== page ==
PAPER No. 13
Designing a Dynamometer Test Stand
Emulated Gasoline/Diesel Engine Power Source:
A White Paper.
Brian Thomas Boulter
Applied Industrial Control Solutions LLC
4597 E Sprague Rd.
Independence, OH, USA 44131
© ApICS ® LLC 2000
Currently, automotive industry Dynamometer applications that test drive-shaft components such as transmissions and/or differentials are deployed using the target application gasoline/diesel engine as the power source in the test bed. This is to ensure that the dynamics of the test stand during transmission shift testing and power cycles accurately simulate the expected dynamics the drive train will encounter during normal operation. An electric motor with a drive system is used to simulate loading conditions, such as wind & roll resistance, and the gravitational normal force that results from a simulation of vehicle conveyance over a grade.
This white paper describes a method that is currently deployed in an existing Mustang Dynamometer application. In this application an electric motor is used in place of a gasoline/diesel engine without any significant change in the dynamics of the test stand. For all intents and purposes the drive train under test experiences the same shaft torque dynamics in the test stand with the emulated engine, that it encounters using an actual engine. The benefits of such an approach are self-evident;
- No need to provide fuel supply and exhaust control systems.
- No need for expensive specialized fire safety systems..
- Less stringent OSHA safety standards.
- Quickly download a new engine model as needed, making the test stand flexible and useful for conducting "what if" testing scenarios of engine/drive-shaft pairings.
- Quick re-tooling for new test applications on an as-needed basis without the need to mechanically change the engine set-up.
Realizing the above benefits is contingent on designing a drive control system that satisfactorily emulates the non-linear behavior of the gasoline/diesel engine. This requires a mathematical model of the engine. The model should correctly emulate the non-linear torque/speed characteristics of the engine over the entire [rpm] range of the engine. Actual operator controls, such as an accelerator pedal position, or the pedal position output of an emulated cruise controller can also be included as inputs to the model if desired. The drive control system must also provide adequately responsive engine inertia emulation, to correctly emulate acceleration/deceleration times on the engine side of the transmission, when shifting gears in the transmission. The architecture of a drive control system that provides this capability is described in the following sections.
Dynamometer Test Stand System Architecture
The architecture of the engine-less Dynamometer test stand is shown in Figure 1. The major elements of the system are described below.
Based on a given accelerator pedal position and an instantaneous INPUT stand shaft speed, the Engine Model in Figure 1. computes an instantaneous torque reference for the INPUT MAJOR torque regulator. The output of the INPUT MAJOR torque regulator produces a torque reference for the INPUT MINOR torque regulator, which, being a very responsive regulator, instantly produces the desired reference torque on the INPUT stand motor shaft.
Figure 1. Engine-less Dynamometer System Architecture
The INPUT MAJOR torque regulator is designed to be a low bandwidth regulator operating in parallel with a fast feed-forward reference to the high bandwidth INPUT MINOR torque regulator. It is coded in the Automax controller and includes a resonance compensating algorithm that assists in damping low frequency torsional resonances in the input drive-shaft. During speed changes in the INPUT stand drive shaft, an engine inertia emulation algorithm provides an additional torque reference that compensates for the difference between the INPUT stand electric motor inertia, and the desired emulated engine inertia. The inertia emulation algorithm utilizes a novel non-linear adaptive acceleration estimator that provides immunity to signal noise in the speed feedback. The INPUT MINOR torque regulator is a high bandwidth regulator that is coded in the INPUT motor drive. The drive and motor, in concert with the engine model and the MAJOR torque regulator, produce a drive-shaft torque (thicker line in Figure 1) that exhibits the same dynamic behavior as the modeled engine, thereby effectively replacing the engine with an electric motor.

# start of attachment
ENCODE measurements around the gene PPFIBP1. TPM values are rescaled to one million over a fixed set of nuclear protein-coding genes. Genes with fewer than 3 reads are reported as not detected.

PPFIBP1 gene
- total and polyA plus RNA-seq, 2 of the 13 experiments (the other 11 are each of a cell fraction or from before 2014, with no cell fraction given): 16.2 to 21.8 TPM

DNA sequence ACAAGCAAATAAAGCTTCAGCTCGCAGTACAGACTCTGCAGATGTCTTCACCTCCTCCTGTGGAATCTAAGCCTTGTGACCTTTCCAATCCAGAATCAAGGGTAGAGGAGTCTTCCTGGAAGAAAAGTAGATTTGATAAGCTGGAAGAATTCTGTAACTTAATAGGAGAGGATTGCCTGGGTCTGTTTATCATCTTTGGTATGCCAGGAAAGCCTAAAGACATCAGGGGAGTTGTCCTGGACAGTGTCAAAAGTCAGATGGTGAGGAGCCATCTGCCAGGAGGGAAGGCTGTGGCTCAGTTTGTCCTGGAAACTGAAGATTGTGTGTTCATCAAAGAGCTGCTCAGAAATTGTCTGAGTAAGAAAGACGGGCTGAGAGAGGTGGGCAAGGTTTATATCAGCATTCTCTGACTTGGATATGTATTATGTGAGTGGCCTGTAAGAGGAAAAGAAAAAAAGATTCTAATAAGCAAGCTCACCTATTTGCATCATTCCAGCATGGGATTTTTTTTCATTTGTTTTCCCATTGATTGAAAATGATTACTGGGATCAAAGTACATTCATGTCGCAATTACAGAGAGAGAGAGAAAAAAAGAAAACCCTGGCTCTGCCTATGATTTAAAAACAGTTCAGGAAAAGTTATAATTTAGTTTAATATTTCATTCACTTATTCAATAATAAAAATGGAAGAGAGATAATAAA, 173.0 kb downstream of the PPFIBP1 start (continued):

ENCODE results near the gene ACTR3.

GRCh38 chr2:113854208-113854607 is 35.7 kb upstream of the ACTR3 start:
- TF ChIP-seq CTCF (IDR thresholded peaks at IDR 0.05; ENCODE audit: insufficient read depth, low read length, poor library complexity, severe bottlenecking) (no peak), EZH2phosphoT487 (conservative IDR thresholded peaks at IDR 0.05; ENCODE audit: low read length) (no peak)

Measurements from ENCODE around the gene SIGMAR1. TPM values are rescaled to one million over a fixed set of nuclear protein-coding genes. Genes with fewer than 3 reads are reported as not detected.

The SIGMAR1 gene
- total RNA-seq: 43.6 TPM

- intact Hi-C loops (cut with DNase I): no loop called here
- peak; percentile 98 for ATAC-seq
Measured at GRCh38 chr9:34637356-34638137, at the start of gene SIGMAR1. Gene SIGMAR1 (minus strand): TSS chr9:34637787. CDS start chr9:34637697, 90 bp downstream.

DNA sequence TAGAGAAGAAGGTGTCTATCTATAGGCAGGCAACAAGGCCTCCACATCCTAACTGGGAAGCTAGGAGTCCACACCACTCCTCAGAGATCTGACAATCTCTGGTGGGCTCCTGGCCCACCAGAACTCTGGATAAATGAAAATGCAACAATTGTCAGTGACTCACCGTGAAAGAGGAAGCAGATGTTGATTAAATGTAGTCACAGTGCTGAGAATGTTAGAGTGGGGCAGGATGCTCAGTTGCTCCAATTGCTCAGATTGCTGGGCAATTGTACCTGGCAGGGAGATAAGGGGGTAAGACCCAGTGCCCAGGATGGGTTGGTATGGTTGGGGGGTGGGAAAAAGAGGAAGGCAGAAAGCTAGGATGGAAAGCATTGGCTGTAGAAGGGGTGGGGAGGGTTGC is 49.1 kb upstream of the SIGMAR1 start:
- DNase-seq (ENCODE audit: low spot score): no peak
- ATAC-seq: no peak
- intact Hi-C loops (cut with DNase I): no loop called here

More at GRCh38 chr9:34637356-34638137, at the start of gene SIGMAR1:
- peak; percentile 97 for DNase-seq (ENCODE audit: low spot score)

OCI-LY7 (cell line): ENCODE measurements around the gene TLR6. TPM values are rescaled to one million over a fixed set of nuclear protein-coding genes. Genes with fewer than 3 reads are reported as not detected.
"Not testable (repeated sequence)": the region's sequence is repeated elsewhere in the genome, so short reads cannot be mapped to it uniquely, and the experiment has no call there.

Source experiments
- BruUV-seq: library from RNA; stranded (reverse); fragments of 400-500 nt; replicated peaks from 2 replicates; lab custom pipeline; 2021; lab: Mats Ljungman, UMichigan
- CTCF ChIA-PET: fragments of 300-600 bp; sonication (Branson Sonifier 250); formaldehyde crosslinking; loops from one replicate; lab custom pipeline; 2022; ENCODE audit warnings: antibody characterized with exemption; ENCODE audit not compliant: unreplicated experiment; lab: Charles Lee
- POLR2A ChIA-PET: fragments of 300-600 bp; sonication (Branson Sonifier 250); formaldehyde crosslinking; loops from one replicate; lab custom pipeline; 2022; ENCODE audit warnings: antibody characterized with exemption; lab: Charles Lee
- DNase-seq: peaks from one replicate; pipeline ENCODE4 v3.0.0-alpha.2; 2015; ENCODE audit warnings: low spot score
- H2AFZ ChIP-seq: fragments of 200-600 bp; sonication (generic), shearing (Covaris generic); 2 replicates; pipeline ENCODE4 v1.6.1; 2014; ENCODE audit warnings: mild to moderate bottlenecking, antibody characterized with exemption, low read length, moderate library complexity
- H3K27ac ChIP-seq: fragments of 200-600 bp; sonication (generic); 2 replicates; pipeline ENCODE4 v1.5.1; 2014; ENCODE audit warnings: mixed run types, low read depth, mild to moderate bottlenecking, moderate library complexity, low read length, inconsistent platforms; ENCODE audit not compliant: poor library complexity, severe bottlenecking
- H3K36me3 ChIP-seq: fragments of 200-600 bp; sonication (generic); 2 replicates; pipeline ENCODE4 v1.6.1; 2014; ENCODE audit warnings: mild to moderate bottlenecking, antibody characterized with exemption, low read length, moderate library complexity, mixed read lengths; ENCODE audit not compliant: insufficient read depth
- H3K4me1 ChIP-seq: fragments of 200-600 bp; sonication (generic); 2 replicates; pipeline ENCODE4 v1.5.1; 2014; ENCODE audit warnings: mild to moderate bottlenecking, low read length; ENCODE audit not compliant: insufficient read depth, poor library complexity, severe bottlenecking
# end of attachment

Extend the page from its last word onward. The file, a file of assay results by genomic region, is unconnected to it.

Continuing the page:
Loading of the output stand is accomplished with a standard road-load algorithm. This algorithm in the Automax controller computes a load torque based on the following inputs:
- Rolling friction co-efficient.
- Effective vehicle frontal area (area times drag co-efficient)
- Vehicle mass.
- Stiction break force.
- Vehicle speed.
- Wind speed and direction
The computed torque from the road-load equation provides a reference to the OUTPUT MAJOR torque regulator. The OUTPUT MAJOR torque regulator is, like the INPUT MAJOR torque regulator, designed to be a low bandwidth regulator operating in parallel with a fast feed-forward reference to the OUTPUT MINOR torque regulator. It is also coded in an Automax controller and includes a resonance-compensating algorithm. Similar to the INPUT MAJOR torque regulator, an additional torque reference is provided that compensates for the difference between the OUTPUT stand electric motor inertia, and the desired emulated vehicle inertia during speed changes in the OUTPUT stand. The output of the OUTPUT MAJOR torque regulator produces a torque reference for the OUTPUT MINOR torque regulator, which is coded in the OUTPUT stand drive.
Referencing and Sequencing
Supervisory referencing and sequencing is handled in the Level 2 computer, which communicates with the Automax regulators and drives using standard communication protocols. Each application may require a custom communication package, and needs to be thoroughly investigated before proceeding with the design. Industry standard protocols are evolving at a brisk pace. Depending on the needs of the test set-up, the best communication package for each application must be identified prior to finilizing the design.